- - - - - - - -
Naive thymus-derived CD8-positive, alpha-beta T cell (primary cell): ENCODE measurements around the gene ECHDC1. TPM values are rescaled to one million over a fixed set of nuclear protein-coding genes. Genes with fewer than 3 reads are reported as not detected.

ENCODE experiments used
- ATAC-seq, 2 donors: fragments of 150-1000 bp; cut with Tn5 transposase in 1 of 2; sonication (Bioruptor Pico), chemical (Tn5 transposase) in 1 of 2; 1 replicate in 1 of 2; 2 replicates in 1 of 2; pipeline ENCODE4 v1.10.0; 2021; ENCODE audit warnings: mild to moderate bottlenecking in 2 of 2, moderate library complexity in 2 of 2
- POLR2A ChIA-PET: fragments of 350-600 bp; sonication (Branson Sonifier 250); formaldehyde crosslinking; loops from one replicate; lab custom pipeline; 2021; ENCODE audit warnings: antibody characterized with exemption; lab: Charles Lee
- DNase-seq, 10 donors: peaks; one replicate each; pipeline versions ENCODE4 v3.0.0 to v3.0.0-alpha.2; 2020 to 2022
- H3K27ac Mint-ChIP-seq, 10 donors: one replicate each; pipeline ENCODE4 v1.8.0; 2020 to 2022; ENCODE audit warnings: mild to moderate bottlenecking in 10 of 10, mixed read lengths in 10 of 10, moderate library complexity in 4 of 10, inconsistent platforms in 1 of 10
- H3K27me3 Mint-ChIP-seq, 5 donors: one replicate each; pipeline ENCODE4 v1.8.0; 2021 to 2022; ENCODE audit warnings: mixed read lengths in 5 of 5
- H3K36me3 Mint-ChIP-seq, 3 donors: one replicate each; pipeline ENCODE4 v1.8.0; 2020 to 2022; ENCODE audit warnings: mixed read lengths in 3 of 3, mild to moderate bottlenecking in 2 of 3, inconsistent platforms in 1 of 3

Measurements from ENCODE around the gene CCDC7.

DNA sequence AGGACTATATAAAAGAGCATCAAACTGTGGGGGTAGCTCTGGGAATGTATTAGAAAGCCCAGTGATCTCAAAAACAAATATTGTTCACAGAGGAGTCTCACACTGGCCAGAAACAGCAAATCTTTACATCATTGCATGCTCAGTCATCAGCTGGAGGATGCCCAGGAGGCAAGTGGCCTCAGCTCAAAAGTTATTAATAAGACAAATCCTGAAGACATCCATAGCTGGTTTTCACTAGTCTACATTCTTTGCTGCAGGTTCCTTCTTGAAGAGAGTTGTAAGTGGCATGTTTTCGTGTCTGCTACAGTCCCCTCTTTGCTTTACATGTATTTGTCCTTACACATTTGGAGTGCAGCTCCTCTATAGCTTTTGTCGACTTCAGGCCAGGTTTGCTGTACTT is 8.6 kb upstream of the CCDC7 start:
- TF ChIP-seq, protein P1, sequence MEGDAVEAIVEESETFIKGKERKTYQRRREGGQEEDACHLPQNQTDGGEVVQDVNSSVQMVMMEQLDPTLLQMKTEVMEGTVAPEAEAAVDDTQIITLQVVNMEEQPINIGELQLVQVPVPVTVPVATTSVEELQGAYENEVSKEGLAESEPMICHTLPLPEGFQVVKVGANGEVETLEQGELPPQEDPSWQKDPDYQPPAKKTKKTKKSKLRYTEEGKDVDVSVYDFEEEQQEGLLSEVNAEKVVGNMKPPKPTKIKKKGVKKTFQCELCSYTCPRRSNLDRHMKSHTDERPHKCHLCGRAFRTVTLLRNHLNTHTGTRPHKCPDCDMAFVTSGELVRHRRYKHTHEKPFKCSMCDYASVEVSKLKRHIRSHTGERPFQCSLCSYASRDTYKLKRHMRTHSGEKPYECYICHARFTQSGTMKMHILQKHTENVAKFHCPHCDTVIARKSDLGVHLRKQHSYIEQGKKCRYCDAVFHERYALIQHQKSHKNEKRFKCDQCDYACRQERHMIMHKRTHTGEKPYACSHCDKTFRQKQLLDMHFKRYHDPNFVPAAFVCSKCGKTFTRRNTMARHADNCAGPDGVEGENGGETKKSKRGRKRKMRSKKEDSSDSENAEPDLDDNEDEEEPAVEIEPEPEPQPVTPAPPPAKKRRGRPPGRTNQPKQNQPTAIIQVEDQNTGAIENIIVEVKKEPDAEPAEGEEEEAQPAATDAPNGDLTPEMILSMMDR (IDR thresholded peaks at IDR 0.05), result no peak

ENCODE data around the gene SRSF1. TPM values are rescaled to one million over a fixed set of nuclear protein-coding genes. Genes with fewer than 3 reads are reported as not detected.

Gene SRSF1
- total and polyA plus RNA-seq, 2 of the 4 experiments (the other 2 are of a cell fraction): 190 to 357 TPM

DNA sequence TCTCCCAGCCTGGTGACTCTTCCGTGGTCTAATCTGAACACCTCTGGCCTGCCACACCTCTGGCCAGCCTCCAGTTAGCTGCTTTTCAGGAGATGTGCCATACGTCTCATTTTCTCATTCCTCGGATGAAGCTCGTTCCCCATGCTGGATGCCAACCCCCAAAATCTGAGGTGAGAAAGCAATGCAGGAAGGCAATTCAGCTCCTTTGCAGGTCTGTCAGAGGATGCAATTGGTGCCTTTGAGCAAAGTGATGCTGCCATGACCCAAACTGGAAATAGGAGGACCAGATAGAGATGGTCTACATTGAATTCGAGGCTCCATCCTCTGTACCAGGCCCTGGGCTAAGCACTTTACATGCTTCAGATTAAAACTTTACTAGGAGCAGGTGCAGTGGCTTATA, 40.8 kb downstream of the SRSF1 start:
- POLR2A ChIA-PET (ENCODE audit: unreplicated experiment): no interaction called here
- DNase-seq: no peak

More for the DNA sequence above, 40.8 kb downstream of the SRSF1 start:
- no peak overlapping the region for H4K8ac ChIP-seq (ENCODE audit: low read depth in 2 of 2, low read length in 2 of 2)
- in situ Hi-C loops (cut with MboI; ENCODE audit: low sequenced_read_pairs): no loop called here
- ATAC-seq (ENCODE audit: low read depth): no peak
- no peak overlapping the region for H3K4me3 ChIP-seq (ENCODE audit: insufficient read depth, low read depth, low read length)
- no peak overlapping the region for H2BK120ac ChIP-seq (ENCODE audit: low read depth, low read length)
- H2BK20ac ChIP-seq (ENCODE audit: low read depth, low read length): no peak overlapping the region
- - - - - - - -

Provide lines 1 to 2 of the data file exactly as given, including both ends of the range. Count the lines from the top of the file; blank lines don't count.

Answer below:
Naive thymus-derived CD8-positive, alpha-beta T cell (primary cell): ENCODE measurements around the gene ECHDC1. TPM values are rescaled to one million over a fixed set of nuclear protein-coding genes. Genes with fewer than 3 reads are reported as not detected.

ENCODE experiments used